Description - Palmetto State Park, 270.3 acres, named for the tropical Dwarf Palmetto plant found there, is located in Gonzales County, northwest of Gonzales and southeast of Luling. The park abuts the San Marcos River and also has a 4-acre oxbow lake. The land was acquired by deeds from private owners and the City of Gonzales in 1934 - 1936 and was opened in 1936. The beautiful stone buildings in the park were constructed by the Civilian Conservation Corps (CCC) during the 1930s.
Copyright: Texas State Parks & Historical Sites
Palmetto State Park
Gonzales was established in 1825. It was the capital of Impresario Green DeWitt's Colony and was the farthest west Anglo settlement until the close of the Texas Revolution. In 1831, the Mexican government sent a six-pound cannon to Gonzales as protection against the Indians. This cannon was used in the "Come and Take It" Battle on October 2, 1835, when the first shot of the Texas Revolution was fired. General Sam Houston, while in Gonzales, learned of the defeat of the Alamo from Mrs. Almeron (Susannah) Dickinson. Mrs. Dickinson, her baby, and two servants were the only survivors of the siege. After learning of this event, General Houston gathered troops and ordered Gonzales to be burned. He then began the famous "runaway Scrape," gaining time and mustering troops to eventually take a stand at San Jacinto. There, Santa Anna was defeated and Texas gained its freedom from Mexico. Today, Gonzales has a population of 7,500. It offers an unusually large selection of antique shopping, dining, lodging (bed and breakfasts and motels), recreation (city park with nine-hole golf course, boating, fishing, swimming pool, picnicking, camping, bird watching, and nature study), historic home tours (restored homes dating from the 1880s to the 1920s), and the Gonzales Memorial Museum.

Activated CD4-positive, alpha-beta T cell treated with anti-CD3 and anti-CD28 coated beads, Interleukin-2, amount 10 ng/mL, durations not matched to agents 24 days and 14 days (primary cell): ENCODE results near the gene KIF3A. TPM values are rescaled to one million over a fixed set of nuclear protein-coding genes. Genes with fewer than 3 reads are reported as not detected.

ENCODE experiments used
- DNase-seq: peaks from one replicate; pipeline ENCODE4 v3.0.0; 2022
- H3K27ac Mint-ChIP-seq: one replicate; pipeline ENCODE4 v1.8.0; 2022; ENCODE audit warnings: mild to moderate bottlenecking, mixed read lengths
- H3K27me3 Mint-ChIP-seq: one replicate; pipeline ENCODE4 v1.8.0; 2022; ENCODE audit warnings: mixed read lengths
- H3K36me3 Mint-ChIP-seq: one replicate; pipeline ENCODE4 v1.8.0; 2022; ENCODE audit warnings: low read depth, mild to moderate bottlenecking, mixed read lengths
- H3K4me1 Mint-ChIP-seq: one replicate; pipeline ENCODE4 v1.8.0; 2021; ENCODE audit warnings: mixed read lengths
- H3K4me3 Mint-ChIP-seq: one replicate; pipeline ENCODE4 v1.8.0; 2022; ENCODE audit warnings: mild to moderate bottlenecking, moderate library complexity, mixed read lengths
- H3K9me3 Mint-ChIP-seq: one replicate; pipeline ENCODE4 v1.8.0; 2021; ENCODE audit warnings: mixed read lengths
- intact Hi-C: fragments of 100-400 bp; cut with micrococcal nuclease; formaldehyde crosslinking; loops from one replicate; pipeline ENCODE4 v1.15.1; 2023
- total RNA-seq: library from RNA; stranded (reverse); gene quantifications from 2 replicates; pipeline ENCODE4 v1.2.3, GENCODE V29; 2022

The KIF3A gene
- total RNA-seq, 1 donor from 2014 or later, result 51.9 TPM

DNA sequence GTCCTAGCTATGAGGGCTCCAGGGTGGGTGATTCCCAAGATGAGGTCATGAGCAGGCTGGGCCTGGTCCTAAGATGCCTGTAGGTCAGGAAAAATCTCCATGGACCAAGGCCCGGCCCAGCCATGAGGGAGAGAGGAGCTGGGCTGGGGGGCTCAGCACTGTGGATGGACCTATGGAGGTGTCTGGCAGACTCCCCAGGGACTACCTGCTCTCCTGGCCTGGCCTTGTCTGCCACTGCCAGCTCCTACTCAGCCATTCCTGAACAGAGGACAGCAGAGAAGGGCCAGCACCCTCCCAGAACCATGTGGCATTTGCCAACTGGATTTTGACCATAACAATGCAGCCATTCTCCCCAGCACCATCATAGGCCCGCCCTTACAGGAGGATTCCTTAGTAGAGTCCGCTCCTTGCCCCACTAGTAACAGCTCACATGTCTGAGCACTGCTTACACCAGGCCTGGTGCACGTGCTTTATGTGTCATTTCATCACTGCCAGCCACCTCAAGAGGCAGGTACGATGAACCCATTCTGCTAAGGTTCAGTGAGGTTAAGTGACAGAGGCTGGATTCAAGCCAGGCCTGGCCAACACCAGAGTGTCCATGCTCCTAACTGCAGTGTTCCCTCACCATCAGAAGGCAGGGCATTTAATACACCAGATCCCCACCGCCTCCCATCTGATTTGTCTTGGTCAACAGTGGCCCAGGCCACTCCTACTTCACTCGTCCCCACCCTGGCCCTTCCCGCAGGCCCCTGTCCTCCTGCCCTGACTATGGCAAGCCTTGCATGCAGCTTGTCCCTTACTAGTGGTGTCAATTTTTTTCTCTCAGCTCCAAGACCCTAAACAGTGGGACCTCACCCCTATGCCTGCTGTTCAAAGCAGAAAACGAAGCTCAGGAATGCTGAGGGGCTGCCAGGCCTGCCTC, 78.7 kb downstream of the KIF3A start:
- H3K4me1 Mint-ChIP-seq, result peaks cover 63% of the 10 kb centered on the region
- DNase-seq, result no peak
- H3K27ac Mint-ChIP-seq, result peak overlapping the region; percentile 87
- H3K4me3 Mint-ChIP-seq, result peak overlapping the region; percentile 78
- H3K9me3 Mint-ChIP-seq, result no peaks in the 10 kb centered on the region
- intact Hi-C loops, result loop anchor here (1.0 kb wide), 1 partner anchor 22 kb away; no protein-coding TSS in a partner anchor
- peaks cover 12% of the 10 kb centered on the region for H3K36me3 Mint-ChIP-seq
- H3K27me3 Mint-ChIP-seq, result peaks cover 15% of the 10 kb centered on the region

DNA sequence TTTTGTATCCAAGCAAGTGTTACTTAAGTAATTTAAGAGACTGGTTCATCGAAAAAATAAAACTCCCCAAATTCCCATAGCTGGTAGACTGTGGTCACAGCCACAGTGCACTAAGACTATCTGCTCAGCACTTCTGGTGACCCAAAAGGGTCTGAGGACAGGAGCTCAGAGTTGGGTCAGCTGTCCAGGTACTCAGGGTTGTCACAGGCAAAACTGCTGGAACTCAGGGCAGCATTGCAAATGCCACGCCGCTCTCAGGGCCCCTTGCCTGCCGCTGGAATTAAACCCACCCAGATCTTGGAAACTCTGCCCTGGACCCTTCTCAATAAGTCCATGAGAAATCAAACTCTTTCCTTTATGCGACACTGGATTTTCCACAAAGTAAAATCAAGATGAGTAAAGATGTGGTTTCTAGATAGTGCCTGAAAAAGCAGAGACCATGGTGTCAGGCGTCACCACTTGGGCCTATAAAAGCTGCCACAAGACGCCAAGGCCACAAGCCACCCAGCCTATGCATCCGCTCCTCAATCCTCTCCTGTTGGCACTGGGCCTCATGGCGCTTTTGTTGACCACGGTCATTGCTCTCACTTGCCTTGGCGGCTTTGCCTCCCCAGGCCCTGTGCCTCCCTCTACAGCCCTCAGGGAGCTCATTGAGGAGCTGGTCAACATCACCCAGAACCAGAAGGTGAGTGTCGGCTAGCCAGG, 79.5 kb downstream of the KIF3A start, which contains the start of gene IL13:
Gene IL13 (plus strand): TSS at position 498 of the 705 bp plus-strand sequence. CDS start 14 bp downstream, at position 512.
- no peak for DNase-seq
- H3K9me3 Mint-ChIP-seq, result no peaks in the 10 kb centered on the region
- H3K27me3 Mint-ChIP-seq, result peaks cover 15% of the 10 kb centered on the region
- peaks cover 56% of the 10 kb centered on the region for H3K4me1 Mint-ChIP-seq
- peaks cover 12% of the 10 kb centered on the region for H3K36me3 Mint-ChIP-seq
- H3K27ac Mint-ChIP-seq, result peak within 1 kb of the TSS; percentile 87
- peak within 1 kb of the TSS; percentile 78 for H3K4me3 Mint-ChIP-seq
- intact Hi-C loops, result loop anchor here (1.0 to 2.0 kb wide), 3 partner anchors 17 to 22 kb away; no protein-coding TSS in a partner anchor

Luling was established in 1874 and served as a gathering point and supply center for cattle drivers along the Chisholm Trail. Cotton ruled the economy until oil was discovered in 1922. By 1924, the oil field was producing 16 million barrels of oil per year. Today, Luling has a population of 5,500. It offers a year-round Farmers' market, antique and collectible shopping, dining (including world famous barbecue), lodging (motels), recreation (city park with nine-hole golf course, swimming pool, and picnicking), the Central Texas Oil Patch Museum, and almost 200 colorfully-decorated pump jacks within the city limits.
- This is an unusual botanical area that resembles the tropics more than Central Texas. The ranges of eastern and western species merge, resulting in an astounding diversity of plant and animal life. Most notably, a stand of dwarf palmetto (Sabal minor) plants, from which the park gets its name, is found around the park's ephemeral swamp. These palmettos are found in east and southeast Texas, as well as much of the southeastern United States, but only individuals or small clumps are found to the west and north of this park. Wildlife frequently seen in the park includes white-tailed deer, armadillos, squirrels and raccoons. Moreover, the park, located on The Great Texas Coastal Birding Trail, has long been noted as a birding "hot spot." Over 240 species of birds have been observed within the park's boundaries. Some of the birds most often spotted include the Crested Carcara, Prothonotary Warbler, and Red Shouldered Hawk.